Purpose: To examine the associations of the frequency and type of everyday discrimination with diurnal cortisol and whether those associations depend upon adolescents' ethnicity and gender. Methods: Adolescents (N = 292, Mage = 16. 39 years, SD = 0.74; 58% female) reported the frequency of perceived everyday discrimination and whether they attributed that discrimination to race, gender, age, or height and weight. Five saliva samples were collected per day across 3 days and assayed for cortisol. Results: Higher frequency of everyday discrimination was associated with greater total daily cortisol output (area under the curve; AUC), lower wake and bedtime levels of cortisol, and less of a decline in cortisol across the day. These associations generally did not depend upon ethnicity or gender and attributions for the discrimination were not as consequential as the actual frequency of any type of unfair treatment. Conclusion: Everyday discrimination, regardless of its type, may contribute to heightened HPA activity among adolescents of different ethnic backgrounds and genders.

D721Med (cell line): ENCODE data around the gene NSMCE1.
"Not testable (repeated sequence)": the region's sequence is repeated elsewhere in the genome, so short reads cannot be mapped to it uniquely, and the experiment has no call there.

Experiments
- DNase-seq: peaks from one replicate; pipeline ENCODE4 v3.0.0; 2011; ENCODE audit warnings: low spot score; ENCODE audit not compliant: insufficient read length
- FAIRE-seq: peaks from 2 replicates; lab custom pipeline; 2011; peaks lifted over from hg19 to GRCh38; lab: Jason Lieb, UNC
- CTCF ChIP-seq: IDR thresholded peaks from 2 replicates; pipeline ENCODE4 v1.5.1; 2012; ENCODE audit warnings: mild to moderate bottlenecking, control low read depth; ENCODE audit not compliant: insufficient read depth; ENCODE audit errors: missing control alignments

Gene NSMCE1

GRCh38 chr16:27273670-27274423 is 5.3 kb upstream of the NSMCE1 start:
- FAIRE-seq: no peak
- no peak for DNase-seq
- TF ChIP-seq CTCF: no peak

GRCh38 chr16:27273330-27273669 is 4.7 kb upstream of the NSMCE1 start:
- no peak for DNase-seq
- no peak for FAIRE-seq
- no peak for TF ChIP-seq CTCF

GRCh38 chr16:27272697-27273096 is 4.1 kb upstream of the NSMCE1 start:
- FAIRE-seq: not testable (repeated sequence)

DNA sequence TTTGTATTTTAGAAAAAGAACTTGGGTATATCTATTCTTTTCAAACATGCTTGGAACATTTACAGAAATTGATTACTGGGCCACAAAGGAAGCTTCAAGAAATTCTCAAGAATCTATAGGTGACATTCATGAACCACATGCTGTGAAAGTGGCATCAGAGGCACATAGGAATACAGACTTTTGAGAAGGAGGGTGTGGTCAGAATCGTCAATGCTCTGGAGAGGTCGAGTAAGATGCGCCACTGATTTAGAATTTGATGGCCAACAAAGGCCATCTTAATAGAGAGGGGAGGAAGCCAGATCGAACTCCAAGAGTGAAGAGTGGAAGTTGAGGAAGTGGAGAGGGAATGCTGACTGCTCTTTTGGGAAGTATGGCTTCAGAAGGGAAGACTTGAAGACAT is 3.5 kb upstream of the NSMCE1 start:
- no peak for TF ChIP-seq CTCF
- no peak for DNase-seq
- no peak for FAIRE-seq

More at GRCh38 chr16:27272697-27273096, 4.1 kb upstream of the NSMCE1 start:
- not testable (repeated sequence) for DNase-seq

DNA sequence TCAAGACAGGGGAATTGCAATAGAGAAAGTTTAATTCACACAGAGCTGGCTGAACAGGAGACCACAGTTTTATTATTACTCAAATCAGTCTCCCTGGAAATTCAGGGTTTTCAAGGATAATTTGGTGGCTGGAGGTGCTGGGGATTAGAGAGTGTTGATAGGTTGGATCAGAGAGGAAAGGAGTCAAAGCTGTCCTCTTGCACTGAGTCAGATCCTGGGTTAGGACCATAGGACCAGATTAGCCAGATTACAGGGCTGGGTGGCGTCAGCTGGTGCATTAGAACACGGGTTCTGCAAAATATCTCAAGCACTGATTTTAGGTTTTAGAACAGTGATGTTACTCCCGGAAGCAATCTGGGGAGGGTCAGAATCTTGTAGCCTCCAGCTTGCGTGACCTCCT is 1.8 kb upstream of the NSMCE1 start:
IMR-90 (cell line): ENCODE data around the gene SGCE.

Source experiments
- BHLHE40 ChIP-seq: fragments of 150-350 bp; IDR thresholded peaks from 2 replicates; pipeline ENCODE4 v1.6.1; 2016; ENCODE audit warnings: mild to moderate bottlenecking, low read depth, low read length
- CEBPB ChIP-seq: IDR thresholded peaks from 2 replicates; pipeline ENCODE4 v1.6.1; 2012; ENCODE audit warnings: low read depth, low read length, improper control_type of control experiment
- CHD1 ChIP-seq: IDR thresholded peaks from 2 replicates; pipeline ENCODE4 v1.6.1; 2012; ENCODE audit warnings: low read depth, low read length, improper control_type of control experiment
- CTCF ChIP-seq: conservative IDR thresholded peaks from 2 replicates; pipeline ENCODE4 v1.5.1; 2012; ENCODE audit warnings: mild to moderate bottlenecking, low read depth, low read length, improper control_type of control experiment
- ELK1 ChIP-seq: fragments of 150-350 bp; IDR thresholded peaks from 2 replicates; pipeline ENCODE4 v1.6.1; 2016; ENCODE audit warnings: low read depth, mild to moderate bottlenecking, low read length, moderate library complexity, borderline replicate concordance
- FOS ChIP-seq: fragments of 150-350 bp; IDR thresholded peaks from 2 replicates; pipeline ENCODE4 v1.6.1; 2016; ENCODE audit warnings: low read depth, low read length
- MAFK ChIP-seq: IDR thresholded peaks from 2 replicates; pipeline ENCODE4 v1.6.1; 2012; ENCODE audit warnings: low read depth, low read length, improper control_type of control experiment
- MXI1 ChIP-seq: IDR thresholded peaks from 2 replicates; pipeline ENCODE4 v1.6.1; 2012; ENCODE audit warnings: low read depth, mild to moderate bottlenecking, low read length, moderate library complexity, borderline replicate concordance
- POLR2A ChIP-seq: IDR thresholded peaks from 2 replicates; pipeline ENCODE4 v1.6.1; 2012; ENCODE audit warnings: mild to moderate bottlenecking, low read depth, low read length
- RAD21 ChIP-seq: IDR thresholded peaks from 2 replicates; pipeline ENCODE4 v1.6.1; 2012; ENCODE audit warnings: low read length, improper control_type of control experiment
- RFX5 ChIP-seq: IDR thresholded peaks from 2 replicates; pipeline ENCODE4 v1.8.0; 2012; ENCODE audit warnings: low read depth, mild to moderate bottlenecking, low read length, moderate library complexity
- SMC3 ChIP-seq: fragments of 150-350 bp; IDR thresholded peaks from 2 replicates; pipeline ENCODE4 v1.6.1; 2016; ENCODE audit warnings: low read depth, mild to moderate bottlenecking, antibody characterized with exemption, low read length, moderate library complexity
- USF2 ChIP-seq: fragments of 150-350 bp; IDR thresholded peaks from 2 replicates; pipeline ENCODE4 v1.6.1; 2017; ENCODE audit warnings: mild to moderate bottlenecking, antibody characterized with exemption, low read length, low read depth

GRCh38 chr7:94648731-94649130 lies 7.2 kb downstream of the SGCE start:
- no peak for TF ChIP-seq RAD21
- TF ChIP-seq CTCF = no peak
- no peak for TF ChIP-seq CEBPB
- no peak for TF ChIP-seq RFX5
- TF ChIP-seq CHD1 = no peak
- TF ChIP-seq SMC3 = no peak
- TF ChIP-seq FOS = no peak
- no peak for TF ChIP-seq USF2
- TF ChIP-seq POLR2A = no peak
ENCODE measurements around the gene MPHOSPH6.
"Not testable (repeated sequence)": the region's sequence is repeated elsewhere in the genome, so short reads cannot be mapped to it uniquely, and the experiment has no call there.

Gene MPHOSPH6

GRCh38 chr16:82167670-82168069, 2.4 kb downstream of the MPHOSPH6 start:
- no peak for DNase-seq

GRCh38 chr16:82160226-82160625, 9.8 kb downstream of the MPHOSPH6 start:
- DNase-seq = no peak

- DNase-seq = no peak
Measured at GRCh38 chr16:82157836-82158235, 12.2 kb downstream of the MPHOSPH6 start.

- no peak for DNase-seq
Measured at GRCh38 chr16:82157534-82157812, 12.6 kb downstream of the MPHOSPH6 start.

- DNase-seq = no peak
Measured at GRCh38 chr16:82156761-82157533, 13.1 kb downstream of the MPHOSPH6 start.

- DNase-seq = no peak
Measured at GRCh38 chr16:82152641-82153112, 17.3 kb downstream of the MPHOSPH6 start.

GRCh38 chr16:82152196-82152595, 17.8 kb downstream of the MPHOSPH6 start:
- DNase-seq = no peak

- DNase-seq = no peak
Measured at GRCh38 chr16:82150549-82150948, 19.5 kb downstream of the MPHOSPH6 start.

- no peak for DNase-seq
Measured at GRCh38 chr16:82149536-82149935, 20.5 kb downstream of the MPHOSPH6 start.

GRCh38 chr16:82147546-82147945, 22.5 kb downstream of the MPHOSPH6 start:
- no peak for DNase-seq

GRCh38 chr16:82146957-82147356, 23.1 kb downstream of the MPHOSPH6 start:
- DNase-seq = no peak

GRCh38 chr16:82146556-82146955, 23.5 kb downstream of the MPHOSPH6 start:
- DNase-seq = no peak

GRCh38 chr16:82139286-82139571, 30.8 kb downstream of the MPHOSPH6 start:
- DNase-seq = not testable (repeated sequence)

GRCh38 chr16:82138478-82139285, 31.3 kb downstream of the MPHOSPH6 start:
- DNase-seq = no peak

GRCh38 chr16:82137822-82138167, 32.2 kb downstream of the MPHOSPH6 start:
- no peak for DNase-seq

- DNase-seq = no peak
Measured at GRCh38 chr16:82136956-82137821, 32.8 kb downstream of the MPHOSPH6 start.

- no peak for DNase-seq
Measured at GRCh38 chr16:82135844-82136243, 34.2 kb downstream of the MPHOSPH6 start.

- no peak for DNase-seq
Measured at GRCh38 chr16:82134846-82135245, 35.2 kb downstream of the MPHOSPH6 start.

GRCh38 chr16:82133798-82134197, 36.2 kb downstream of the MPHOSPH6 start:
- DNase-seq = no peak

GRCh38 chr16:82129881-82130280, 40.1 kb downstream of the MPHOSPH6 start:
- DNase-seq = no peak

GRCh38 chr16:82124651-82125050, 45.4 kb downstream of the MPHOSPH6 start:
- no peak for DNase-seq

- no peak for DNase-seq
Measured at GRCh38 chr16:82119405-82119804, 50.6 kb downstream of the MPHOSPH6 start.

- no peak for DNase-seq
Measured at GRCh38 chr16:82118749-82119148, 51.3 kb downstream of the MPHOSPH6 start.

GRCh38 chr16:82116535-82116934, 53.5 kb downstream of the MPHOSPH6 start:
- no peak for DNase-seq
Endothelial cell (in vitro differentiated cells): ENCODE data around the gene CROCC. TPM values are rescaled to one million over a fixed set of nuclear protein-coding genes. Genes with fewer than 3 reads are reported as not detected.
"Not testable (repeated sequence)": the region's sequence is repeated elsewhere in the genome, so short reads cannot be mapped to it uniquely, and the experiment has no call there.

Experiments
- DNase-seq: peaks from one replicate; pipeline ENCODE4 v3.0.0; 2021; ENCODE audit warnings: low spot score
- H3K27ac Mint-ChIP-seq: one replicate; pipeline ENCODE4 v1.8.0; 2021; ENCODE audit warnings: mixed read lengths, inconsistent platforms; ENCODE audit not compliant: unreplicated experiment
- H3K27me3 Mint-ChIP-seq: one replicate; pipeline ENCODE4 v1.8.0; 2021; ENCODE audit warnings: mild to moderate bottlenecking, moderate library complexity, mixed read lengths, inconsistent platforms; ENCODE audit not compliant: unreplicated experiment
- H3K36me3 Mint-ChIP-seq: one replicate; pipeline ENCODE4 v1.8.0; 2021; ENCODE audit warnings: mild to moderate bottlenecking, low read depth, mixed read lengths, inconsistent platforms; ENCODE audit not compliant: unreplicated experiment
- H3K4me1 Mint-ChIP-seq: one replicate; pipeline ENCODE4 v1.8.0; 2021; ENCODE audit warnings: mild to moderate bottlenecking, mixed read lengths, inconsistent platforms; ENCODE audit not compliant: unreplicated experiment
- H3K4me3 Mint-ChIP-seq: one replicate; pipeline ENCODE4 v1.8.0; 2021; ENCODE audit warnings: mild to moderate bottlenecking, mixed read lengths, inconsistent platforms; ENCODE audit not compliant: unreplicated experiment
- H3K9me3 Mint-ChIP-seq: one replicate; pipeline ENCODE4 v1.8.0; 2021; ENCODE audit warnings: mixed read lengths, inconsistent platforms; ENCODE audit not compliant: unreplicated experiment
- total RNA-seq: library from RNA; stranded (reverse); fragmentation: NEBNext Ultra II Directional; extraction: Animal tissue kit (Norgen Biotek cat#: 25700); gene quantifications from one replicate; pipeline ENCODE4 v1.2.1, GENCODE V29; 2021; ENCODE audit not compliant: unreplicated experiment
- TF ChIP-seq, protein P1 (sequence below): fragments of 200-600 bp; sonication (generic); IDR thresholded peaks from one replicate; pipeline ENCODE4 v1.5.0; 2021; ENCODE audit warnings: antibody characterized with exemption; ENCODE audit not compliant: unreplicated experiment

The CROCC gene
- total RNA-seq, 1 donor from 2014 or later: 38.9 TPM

All Science Journal Classification (ASJC) codes
- Endocrine and Autonomic Systems
- Behavioral Neuroscience